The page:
• Vanity is often disguised as irony or self-deprecation, and I am probably as vain as the next fellow. But I also think there can be a boundless egotism in consigning one’s unpublished words to the flames. The vain man usually talks too much or too little. He either thinks he is so wonderful that people will wish to hear everything he has to say, or that he is so wonderful that people don’t deserve to hear anything he has to say. As I said, I write and publish to lift the gloom; and it lifts my gloom a little more when I think I may have lifted the gloom for someone else.

  5. For those of you who weren’t alive in the seventeenth century, “close stool” and “jakes” were in that day names for what your grandmother called a “powder room,” and your mother most probably a “half-bath.”

    The word “jakes” is still in common usage in Ireland.

    “On a design of marriage they are

    For context, Wycherley premiered The Country Wife in 1675. So even Puritans would have been dimly aware that fornication was not an arcane Gaelic custom.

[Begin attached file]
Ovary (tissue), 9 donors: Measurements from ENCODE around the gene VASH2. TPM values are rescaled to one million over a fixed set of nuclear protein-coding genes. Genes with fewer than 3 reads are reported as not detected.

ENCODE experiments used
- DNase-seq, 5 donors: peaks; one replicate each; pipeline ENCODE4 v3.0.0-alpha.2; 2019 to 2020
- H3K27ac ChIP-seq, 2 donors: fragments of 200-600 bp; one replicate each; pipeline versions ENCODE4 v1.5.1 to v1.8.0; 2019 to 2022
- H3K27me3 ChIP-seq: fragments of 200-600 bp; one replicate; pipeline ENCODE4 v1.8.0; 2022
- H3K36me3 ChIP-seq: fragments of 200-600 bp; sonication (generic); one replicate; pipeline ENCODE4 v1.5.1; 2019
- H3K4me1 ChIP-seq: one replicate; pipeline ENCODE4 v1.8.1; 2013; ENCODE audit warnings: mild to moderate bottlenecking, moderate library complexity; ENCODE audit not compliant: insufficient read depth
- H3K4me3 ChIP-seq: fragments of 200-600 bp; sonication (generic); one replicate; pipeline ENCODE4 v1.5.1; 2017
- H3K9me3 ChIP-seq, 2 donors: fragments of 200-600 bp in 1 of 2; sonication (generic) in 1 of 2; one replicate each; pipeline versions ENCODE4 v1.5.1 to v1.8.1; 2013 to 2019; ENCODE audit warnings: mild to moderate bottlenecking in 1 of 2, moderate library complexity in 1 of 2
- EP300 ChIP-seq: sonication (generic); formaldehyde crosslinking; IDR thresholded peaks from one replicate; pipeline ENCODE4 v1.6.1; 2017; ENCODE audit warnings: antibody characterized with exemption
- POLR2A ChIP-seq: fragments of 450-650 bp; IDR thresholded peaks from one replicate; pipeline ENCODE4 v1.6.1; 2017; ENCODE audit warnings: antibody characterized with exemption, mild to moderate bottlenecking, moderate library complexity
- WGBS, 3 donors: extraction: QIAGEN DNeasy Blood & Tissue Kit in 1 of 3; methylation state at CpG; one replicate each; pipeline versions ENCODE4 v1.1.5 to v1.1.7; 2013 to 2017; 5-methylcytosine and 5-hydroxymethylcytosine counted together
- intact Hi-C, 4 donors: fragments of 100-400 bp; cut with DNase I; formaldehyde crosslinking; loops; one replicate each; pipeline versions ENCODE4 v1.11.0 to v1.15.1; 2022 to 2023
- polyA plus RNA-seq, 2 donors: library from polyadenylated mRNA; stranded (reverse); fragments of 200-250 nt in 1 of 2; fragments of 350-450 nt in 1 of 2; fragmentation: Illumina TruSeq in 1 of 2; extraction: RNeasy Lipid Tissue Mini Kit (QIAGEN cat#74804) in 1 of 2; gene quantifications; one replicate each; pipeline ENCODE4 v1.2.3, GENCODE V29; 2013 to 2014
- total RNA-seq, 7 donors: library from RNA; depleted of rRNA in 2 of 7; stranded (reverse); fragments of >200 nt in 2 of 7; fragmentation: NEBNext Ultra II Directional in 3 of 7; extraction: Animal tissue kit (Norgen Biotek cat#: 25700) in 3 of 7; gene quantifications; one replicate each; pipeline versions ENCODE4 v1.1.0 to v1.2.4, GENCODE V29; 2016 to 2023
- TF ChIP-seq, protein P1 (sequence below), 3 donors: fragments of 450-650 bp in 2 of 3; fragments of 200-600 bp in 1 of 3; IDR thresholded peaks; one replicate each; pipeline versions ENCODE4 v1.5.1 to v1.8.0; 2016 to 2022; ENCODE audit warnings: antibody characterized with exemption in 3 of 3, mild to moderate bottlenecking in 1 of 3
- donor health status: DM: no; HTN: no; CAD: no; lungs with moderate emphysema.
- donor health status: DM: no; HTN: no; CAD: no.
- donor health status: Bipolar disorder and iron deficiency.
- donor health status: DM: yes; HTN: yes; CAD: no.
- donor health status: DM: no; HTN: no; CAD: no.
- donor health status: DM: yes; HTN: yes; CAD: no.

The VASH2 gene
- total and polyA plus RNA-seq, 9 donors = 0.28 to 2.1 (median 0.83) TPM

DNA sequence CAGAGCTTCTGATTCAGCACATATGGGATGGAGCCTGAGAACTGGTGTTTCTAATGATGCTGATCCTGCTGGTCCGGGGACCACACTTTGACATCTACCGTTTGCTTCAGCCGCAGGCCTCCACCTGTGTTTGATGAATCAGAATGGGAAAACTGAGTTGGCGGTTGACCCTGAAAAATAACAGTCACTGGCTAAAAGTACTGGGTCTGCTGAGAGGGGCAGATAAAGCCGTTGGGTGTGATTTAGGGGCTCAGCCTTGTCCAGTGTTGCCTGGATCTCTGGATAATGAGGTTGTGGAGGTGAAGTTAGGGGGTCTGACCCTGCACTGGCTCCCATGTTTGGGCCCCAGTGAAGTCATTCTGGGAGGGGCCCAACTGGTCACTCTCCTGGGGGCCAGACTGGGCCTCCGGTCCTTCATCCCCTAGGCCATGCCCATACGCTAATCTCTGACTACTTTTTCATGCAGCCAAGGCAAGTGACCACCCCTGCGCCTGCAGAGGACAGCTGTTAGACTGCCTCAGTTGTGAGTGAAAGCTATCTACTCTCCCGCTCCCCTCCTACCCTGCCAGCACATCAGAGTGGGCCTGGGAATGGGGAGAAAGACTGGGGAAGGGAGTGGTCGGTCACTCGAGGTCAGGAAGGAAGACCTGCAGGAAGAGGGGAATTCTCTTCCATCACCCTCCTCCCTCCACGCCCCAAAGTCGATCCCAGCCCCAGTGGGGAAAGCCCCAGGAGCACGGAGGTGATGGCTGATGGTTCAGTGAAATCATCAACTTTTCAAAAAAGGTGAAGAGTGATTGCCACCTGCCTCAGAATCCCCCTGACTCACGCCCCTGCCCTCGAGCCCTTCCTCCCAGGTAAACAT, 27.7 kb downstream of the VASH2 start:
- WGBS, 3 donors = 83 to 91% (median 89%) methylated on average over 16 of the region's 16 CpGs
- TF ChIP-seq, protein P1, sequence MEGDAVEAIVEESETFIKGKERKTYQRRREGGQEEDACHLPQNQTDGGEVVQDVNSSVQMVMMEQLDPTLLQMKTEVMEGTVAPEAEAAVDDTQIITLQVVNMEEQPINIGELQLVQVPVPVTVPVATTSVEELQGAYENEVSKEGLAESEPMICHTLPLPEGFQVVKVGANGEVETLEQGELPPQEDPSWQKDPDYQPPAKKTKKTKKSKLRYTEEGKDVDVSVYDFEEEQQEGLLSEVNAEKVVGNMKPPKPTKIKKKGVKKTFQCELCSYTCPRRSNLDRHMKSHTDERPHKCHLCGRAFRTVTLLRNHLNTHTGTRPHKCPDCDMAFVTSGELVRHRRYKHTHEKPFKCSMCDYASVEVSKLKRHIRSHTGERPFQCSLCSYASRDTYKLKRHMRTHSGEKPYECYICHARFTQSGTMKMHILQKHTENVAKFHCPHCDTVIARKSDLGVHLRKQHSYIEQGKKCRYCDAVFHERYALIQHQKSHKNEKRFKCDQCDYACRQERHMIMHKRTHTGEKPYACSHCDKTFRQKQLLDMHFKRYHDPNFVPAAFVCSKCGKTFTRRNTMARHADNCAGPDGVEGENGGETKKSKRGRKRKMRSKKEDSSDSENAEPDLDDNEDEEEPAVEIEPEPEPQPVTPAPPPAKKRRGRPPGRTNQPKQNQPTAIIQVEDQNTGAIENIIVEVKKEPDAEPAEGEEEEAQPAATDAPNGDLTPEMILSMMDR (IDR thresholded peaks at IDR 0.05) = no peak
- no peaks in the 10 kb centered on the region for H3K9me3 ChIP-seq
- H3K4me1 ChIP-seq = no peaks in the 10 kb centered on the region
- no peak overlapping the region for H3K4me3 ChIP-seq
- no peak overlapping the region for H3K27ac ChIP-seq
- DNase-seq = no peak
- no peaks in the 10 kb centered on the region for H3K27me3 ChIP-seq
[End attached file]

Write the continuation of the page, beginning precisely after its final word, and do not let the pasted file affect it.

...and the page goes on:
• I thought I’d heard “jakes” before. If all goes according to plan, I’ll visit Ireland next year. Is the world colloquial or vulgar? (Edit: that should have been word, not world. Or maybe not!)

  6. Colloquial. I hope you enjoy your visit. Once people hear you have a foreign accent you should receive excellent customer service. Native-to-native customer service is next to non-existent, one of things that shocked me when I came back from England after a few years away.
    I second Terry Morris’ comments on your writing, very enjoyable.

    • Welcome back to the ‘oul sod’, Shanagolden, but the country is not what she used to be. There seems to be a large minority in Ireland that are willing to follow the dictates of the foreigner, whatever they might be. Maybe that’s why we were under the heel of our neighbours for so long. The primary foreigners nowadays are the US Silicon Valley companies and the Brussels mandarins that combine to keep our economy above water-contemperaneously, we have seen our benighted country take a drastic and extreme liberal turn.